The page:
This mosaic image of the moon's southern polar region, made by the Clementine spacecraft in 1994, suggested that the region could harbor water ice within regions of its craters that are never lit by the sun. The water ice would be left over from impacting comets. Scientists have debated the evidence for and against water ice at the poles ever since the Clementine discovery. The current era of lunar exploration could resolve the debate. If water ice exists, it could help quench the thirst of future human colonists and be used to make fuel for rockets. (NASA / JPL / USGS) Back to slideshow navigation
  8. 2006: European moon probe crashes

    On Sept. 3, 2006, the European Space Agency's SMART-1 spacecraft went out with a bang - a planned crash landing into a volcanic plain called the Lake of Excellence. The impact, shown here, was captured by the Canada-France-Hawaii Telescope. (The black lines are a processing error due to the brightness of the event.) The spacecraft was launched in 2003 primarily to test an ion propulsion system, which uses energy captured by the sun to produce a stream of charged particles. The slow-and-steady propulsion system may be used on future interplanetary missions. (Christian Veillet / CFHT via AP) Back to slideshow navigation
  9. 2007: China targets the moon

    China made its first major strides in the lunar exploration game with the launch of the Chang'e 1 spacecraft in October 2007. The orbiter was sent to make a detailed, 3-D map of the moon's surface. Premier Wen Jiabao unveiled the first image at a ceremony in Beijing, shown here. Chang'e 1's 16-month mission ended with a controlled crash. The country reportedly plans to launch lunar rovers in 2010 and 2017, and a manned mission to the moon by 2020. (Huang Jingwen / XINHUA NEWS AGENCY) Back to slideshow navigation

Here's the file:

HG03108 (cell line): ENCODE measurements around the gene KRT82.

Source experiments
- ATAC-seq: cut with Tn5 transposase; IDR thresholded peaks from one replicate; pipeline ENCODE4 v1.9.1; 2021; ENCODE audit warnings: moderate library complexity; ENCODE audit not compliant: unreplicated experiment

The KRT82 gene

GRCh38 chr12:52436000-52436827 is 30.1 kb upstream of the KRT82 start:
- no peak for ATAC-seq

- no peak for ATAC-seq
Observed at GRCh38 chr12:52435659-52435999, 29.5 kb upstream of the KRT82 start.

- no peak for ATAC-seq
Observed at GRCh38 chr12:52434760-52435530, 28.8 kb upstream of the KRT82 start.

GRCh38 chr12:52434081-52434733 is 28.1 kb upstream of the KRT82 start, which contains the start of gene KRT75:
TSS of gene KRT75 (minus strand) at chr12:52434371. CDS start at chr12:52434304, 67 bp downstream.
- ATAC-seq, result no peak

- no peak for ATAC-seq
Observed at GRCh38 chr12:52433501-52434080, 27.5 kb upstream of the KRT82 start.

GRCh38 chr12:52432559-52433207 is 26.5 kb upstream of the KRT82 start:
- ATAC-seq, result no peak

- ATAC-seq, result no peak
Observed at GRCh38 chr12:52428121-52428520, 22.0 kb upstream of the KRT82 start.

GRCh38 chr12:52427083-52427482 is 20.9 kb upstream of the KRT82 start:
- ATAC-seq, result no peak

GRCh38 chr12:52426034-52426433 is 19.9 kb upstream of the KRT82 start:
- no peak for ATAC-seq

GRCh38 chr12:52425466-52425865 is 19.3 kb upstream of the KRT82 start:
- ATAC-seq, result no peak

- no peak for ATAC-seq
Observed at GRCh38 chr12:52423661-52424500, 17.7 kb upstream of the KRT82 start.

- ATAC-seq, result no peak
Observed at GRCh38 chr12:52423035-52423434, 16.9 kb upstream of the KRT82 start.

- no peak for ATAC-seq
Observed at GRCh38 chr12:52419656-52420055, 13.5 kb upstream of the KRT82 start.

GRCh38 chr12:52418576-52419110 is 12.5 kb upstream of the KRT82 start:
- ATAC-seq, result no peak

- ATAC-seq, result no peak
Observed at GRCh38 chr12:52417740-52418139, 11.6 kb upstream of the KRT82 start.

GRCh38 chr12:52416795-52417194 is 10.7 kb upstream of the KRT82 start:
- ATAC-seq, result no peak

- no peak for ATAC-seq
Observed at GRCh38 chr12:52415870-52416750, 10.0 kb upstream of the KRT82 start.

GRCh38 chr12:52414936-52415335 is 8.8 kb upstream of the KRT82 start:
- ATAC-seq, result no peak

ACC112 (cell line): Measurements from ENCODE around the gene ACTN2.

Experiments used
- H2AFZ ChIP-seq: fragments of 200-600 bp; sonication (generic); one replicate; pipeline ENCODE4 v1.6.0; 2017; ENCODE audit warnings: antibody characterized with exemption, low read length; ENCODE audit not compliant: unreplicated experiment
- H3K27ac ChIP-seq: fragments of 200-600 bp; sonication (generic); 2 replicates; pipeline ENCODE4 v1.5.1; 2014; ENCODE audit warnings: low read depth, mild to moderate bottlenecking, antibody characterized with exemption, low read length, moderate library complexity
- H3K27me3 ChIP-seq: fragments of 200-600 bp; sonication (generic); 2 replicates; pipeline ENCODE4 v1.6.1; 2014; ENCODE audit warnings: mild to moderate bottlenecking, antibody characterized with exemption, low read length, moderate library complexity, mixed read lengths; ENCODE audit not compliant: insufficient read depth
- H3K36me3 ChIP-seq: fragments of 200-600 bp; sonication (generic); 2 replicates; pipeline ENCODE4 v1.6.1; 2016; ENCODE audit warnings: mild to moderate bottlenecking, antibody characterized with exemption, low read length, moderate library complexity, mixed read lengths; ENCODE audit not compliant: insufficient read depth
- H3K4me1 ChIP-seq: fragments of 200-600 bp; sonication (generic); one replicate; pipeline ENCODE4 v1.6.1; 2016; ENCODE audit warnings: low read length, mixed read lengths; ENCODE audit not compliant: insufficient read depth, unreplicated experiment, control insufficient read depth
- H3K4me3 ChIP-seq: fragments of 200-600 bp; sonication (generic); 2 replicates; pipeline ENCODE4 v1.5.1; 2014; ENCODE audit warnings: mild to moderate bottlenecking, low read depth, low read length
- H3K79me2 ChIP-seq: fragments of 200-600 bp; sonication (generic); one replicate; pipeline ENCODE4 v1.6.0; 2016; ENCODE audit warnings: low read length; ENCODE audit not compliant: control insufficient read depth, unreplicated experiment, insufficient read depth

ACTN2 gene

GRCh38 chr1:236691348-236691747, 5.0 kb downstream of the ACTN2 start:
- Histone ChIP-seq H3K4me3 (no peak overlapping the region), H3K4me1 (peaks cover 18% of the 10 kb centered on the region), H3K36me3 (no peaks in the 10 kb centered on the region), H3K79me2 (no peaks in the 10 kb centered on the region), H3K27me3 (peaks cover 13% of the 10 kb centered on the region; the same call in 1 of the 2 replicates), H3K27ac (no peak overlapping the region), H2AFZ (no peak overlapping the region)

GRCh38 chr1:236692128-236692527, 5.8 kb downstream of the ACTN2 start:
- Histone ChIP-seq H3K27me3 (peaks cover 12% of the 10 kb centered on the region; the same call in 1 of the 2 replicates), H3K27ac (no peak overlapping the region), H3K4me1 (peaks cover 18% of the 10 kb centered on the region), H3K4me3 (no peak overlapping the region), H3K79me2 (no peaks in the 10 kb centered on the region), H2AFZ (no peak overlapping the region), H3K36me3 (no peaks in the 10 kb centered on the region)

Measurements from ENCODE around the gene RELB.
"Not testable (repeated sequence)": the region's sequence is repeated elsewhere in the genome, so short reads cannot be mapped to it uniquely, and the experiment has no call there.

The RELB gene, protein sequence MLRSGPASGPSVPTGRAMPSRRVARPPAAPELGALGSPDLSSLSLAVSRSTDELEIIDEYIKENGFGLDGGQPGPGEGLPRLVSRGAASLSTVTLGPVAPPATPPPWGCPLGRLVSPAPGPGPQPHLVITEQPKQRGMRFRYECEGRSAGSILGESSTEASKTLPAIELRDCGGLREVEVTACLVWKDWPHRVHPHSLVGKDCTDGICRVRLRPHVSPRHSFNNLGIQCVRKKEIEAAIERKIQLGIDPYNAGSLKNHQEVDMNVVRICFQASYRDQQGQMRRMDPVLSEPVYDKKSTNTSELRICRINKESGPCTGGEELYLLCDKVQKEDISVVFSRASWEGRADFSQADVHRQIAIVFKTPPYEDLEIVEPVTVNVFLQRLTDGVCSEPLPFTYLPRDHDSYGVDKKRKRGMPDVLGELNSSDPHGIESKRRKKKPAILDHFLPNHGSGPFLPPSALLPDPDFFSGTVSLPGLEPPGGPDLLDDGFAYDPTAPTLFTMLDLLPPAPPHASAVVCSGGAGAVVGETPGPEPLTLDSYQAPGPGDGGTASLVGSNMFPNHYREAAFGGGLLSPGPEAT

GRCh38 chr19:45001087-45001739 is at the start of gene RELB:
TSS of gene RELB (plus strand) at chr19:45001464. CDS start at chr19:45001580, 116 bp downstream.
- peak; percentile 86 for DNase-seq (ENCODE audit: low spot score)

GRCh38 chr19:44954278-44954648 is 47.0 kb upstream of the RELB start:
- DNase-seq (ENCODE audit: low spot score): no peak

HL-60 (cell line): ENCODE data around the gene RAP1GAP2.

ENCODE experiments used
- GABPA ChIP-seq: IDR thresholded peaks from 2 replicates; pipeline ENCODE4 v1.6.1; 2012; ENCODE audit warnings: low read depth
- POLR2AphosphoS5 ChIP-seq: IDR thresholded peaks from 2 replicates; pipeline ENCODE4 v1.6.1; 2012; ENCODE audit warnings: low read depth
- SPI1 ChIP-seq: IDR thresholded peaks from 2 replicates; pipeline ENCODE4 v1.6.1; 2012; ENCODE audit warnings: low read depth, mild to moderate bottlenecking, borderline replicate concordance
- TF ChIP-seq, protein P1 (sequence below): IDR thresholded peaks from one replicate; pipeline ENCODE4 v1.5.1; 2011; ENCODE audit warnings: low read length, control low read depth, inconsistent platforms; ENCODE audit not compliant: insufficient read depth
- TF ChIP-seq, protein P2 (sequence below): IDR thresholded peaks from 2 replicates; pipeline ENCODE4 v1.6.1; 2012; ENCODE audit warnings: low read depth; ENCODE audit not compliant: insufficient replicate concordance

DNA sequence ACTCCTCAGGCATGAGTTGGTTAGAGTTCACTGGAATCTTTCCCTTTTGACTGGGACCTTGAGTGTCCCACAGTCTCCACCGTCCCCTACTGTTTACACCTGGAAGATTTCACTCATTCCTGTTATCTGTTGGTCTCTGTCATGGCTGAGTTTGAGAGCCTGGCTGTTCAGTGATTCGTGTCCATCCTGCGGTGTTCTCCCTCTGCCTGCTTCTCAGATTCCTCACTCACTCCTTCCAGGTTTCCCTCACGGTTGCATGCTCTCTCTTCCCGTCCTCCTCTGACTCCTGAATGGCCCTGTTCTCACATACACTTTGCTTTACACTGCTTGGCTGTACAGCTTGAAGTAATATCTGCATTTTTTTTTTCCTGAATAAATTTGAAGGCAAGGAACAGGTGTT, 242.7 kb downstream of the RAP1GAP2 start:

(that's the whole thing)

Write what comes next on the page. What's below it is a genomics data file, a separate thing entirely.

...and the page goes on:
10. 2008: India joins the lunar club

    The Indian Space Research Organization successfully launched its Chandrayaan 1 spacecraft on Oct. 22, 2008, for a mapping mission to the moon. A probe released from the mothership took this picture of the lunar surface during its descent to a planned crash landing at the south pole. The Indian space agency plans to use this and other data for a lunar rover mission in 2011 and, eventually, a manned mission. (ISRO via EPA) Back to slideshow navigation
  11. 2009: Japan orbiter watches eclipse

    Some eclipse enthusiasts travel the globe to glimpse alignments of the sun, Earth and moon. Japan's Kaguya probe did them one better: It shot this sequence of a Feb. 10, 2009, eclipse from its lunar orbit. The image shows the view of the sun from the moon mostly covered by Earth. The "ring" appears dark at the bottom because it is obscured by the night-darkened limb of the moon. The Kaguya orbiter was launched in September 2007 to study the moon's origin and evolution. It made a controlled crash landing on the moon in June 2009. (JAXA / NHK) Back to slideshow navigation
  12. 2009: NASA goes back to the moon

    On June 18, 2009, NASA launched two spacecraft to the moon to map its surface in unprecedented detail, scout for future landing sites, and smash probes into a permanently shaded crater in hopes of resolving a longstanding debate over whether such regions contain water ice. NASA's Lunar Reconnaissance Orbiter will orbit both poles for a year, and its mission could be extended to serve as a communications relay for future lunar missions. This is one of the first pictures sent back by the orbiter. LRO's sibling, the crater-smacking LCROSS probe, is due to impact the moon's south pole in October. (NASA / GSFC / ASU) Back to slideshow navigation